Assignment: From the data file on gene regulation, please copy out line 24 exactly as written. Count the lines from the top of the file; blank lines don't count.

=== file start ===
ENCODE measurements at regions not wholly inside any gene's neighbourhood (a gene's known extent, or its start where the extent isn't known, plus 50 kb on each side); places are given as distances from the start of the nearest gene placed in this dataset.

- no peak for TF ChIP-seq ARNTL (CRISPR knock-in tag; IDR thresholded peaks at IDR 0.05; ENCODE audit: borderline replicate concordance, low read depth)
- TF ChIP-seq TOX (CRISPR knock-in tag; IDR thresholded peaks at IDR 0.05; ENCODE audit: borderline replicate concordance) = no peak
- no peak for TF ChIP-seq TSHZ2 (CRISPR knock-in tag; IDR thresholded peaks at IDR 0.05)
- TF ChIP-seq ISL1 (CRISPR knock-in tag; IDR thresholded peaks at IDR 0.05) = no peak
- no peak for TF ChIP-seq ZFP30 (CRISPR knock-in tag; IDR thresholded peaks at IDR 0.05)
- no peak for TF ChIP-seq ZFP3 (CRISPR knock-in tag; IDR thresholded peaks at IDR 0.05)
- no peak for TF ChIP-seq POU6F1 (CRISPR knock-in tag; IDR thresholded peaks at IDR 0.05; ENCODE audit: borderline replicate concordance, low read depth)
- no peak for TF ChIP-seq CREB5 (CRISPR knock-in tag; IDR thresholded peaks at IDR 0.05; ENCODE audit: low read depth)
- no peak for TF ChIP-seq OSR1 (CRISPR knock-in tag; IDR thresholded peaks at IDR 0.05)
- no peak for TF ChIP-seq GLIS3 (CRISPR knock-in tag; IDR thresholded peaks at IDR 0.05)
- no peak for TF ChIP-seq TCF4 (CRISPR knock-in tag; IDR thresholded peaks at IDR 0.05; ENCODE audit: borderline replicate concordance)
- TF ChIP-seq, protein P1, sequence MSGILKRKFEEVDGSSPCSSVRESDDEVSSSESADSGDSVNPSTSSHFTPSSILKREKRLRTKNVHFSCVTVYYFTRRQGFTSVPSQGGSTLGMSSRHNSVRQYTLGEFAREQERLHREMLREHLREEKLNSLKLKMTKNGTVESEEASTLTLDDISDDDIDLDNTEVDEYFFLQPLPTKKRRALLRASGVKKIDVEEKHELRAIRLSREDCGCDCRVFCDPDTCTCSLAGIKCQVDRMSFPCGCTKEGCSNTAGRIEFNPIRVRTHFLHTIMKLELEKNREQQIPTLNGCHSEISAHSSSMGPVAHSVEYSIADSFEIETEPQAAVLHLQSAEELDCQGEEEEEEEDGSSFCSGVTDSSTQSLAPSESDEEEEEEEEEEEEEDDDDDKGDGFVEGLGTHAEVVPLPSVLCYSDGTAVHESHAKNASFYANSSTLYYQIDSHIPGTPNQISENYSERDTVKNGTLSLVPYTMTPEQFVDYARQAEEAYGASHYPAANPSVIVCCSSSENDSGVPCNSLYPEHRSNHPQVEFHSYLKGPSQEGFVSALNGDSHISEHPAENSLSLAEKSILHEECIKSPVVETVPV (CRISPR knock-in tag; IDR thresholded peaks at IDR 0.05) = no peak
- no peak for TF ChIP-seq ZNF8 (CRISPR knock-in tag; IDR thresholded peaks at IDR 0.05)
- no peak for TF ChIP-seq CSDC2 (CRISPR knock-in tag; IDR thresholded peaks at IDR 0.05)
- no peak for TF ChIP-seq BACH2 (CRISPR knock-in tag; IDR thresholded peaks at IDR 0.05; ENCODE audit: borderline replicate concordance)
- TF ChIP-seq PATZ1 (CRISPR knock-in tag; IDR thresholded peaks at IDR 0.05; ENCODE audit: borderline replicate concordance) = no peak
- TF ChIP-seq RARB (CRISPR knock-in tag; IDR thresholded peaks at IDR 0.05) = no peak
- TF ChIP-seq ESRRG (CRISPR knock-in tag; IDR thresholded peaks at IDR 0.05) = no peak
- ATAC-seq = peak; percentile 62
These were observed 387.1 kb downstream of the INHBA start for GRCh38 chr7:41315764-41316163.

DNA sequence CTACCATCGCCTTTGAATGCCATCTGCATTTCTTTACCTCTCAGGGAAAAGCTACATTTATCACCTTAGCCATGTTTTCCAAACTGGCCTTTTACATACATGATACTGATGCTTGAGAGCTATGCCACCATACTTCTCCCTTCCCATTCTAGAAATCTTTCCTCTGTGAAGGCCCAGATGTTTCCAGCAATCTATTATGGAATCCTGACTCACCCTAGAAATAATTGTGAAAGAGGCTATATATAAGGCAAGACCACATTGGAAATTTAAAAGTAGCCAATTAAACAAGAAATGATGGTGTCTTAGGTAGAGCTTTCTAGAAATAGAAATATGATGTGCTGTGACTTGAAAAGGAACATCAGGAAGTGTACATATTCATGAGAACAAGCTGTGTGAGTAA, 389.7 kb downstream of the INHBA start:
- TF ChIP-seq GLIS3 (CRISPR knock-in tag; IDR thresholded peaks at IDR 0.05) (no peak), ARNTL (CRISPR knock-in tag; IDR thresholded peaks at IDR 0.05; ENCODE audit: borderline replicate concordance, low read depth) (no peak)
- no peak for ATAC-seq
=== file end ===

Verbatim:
- no peak for ATAC-seq